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Weather watch

By: PAUL McKAY

features@algarveresident.com

Teacher, Paul McKay, left London to live a self-sufficient existence in the Monchique hills with his partner Martyn. He keeps an assortment of animals and grows a variety of crops in an eco-friendly way – all on a limited income.

I AM always dubious of mentioning the weather in any article as by the time the article is published, the weather bears no resemblance to my ramblings. Having said that, the weather has been decidedly erratic this year.

Most of the usual spring sunshine was substituted with heavy rain and cooler temperatures. Then, overnight, summer arrived. A couple of extremely hot weeks have quickly brought on the necessity to begin regular irrigation.

This unusual weather has resulted in making vegetable production quite difficult. Lettuces, which thrive in cooler conditions, have been doing extremely well, but it has been almost impossible to get beans to germinate. The cool, wet conditions of May led to the beans rotting before they germinated and now the sudden hot weather means if they do germinate, they will probably wilt on the vine. These are the trials and tribulations of growing your own.

Cabbages, broccoli and cauliflower

These winter standbys grow particularly well in the Algarve, but surprisingly, if grown from seed, need to be started off quite early. Ideally they should be grown in a sunny spot, in fertile, free draining soil that is slightly on the alkaline side. If you have acid soil, lime the soil and water the lime in well a month or so before planting.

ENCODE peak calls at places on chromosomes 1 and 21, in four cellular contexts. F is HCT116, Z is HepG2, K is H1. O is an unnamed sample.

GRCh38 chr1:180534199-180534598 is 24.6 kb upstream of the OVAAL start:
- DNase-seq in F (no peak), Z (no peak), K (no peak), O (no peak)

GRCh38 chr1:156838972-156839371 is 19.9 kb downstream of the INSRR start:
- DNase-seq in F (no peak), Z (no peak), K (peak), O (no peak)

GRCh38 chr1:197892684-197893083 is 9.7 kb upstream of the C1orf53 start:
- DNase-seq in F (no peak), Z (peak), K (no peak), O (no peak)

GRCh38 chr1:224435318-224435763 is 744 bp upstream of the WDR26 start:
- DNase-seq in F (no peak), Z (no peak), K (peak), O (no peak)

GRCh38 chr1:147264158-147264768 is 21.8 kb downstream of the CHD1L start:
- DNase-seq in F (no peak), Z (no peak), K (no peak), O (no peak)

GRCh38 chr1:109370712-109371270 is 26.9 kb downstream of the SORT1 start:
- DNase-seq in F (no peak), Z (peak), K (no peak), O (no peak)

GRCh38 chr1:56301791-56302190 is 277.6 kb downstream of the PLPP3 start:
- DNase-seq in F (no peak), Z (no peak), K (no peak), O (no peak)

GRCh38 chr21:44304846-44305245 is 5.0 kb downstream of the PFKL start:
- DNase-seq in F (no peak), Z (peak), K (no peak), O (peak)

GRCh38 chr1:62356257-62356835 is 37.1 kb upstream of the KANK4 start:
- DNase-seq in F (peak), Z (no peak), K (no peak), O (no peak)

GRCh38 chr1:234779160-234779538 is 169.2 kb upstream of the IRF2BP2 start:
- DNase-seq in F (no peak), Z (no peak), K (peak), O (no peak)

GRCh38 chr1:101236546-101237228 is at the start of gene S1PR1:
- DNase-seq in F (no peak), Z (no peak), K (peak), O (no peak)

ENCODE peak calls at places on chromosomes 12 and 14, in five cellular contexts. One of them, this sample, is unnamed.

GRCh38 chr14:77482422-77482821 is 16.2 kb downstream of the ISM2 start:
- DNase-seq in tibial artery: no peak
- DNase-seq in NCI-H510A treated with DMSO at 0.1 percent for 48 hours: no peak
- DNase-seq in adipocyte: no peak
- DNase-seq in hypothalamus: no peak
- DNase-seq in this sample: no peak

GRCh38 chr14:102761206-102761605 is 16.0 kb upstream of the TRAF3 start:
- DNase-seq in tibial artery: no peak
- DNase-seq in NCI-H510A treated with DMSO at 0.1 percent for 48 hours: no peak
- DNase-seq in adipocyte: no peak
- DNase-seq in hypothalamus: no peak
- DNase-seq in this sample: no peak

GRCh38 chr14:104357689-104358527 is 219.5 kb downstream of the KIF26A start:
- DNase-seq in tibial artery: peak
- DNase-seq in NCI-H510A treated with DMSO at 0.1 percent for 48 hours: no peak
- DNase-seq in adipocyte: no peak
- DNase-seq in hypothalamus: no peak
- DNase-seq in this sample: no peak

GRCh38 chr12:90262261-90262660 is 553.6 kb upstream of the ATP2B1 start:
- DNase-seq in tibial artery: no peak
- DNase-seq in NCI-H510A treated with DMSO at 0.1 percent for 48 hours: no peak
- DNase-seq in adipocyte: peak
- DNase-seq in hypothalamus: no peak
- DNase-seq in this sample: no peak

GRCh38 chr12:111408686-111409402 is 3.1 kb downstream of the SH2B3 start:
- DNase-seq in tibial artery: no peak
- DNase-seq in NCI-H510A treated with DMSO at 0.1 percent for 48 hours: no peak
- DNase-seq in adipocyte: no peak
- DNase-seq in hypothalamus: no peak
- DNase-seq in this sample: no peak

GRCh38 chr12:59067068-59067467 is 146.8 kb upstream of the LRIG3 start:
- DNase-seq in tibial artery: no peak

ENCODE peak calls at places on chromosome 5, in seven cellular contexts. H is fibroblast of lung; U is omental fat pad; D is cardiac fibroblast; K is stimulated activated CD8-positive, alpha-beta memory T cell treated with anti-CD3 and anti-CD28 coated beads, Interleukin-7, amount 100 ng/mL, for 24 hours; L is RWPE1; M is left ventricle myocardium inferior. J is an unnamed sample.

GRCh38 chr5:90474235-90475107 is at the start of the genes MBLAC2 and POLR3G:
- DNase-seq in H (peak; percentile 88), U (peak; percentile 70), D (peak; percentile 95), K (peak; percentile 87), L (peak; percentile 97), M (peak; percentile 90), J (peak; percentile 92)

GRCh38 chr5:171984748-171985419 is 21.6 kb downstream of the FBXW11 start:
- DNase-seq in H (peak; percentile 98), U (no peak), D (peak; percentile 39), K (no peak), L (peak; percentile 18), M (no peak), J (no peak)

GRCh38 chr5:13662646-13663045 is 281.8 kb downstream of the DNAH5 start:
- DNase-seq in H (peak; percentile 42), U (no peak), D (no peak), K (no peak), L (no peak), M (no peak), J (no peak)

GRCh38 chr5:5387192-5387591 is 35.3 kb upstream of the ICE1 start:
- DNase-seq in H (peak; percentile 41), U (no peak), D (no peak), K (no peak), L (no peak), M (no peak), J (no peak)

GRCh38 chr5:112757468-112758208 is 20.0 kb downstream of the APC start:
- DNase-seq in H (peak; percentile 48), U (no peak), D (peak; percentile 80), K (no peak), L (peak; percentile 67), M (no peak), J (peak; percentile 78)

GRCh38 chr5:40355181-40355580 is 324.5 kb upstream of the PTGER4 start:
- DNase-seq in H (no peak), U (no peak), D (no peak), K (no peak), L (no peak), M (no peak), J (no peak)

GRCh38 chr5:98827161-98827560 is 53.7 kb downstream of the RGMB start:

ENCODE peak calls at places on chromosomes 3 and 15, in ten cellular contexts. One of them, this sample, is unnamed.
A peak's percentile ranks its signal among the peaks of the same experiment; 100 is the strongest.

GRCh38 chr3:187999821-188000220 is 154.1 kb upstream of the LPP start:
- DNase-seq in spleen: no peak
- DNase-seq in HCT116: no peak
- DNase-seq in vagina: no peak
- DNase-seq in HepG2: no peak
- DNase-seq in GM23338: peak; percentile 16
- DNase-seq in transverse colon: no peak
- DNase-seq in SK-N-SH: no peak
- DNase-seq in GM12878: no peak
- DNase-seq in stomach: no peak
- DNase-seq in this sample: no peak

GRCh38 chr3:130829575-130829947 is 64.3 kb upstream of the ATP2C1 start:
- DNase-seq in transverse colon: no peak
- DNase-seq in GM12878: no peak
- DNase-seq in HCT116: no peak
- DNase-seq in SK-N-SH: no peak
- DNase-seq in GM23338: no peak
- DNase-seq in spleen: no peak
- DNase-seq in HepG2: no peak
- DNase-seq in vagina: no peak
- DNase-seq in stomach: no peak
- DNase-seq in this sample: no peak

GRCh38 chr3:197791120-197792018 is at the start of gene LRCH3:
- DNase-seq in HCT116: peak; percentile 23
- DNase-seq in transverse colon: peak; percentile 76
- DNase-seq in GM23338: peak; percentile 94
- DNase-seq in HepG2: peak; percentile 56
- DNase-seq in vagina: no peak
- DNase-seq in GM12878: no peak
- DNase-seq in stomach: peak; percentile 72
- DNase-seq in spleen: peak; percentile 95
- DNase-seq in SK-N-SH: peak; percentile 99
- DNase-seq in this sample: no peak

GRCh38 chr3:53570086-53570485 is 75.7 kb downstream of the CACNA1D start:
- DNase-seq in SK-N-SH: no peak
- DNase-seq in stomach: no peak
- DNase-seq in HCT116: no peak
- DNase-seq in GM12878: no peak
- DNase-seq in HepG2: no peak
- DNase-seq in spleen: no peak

Seeds can be purchased in most supermarkets and agricultural outlets.

Growing them

Start seeds off in mid to late July in a fertile seedbed. Plant the seeds about 3cm apart, keeping the soil moist but not waterlogged.

Germination varies, but seldom takes longer than 12 days.

When the seedlings appear, ensure the soil does not dry out and keep the seedbed weed free.

After about two weeks or so, the true (cabbage-shaped as opposed to seed) leaves appear.

When the seedlings have two or three true leaves and stand about 10cm tall, they are ready for transplanting. Early September is a good time.

In cool conditions (preferably late afternoon), carefully dig underneath the roots and lift each plant. Broccoli and cabbage are quite tough little plants, but cauliflower needs more careful handling, take care to disturb the roots as little as possible.

Plant into a prepared permanent bed, spacing as suggested on the seed packet. They prefer firmer soil so firm the roots down very well. Ensure they are put into the soil at exactly the same depth that they were growing at previously, this is particularly important for cauliflowers. Water in very well.

For a few days the transplants will droop – keep the soil moist and they will all recover.

After this, you simply need to keep the crop moist and weed free.

Harvesting

Brassicas are ready for harvesting when they look like the product you get in the shop – as simple as that. Depending upon the weather and the variety, you can be harvesting cabbages from November through to March. Cauliflowers should be ready by December. Green broccoli is faster growing than Purple Sprouting broccoli, which when cut, gives two or three more flushes of florets.

Always cut the florets of broccoli when the buds are still tightly closed.